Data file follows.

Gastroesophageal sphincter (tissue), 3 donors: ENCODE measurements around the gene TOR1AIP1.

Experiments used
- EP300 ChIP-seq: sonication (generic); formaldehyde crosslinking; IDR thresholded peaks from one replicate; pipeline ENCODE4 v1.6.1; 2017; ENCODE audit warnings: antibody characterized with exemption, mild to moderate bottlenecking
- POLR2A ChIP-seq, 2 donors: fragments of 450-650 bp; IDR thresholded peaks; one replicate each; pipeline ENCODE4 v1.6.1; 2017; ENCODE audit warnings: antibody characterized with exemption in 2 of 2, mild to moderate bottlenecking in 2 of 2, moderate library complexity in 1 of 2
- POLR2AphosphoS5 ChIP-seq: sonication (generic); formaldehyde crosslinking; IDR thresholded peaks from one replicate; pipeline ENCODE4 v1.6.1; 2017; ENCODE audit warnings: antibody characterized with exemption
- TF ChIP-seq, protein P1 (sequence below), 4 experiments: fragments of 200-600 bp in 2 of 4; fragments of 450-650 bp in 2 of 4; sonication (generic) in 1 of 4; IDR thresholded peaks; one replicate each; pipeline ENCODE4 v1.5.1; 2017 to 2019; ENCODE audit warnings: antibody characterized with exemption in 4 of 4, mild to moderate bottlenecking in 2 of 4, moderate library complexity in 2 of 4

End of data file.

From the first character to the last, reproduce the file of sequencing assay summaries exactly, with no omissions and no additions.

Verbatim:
Gastroesophageal sphincter (tissue), 3 donors: ENCODE measurements around the gene TOR1AIP1.

Experiments used
- EP300 ChIP-seq: sonication (generic); formaldehyde crosslinking; IDR thresholded peaks from one replicate; pipeline ENCODE4 v1.6.1; 2017; ENCODE audit warnings: antibody characterized with exemption, mild to moderate bottlenecking
- POLR2A ChIP-seq, 2 donors: fragments of 450-650 bp; IDR thresholded peaks; one replicate each; pipeline ENCODE4 v1.6.1; 2017; ENCODE audit warnings: antibody characterized with exemption in 2 of 2, mild to moderate bottlenecking in 2 of 2, moderate library complexity in 1 of 2
- POLR2AphosphoS5 ChIP-seq: sonication (generic); formaldehyde crosslinking; IDR thresholded peaks from one replicate; pipeline ENCODE4 v1.6.1; 2017; ENCODE audit warnings: antibody characterized with exemption
- TF ChIP-seq, protein P1 (sequence below), 4 experiments: fragments of 200-600 bp in 2 of 4; fragments of 450-650 bp in 2 of 4; sonication (generic) in 1 of 4; IDR thresholded peaks; one replicate each; pipeline ENCODE4 v1.5.1; 2017 to 2019; ENCODE audit warnings: antibody characterized with exemption in 4 of 4, mild to moderate bottlenecking in 2 of 4, moderate library complexity in 2 of 4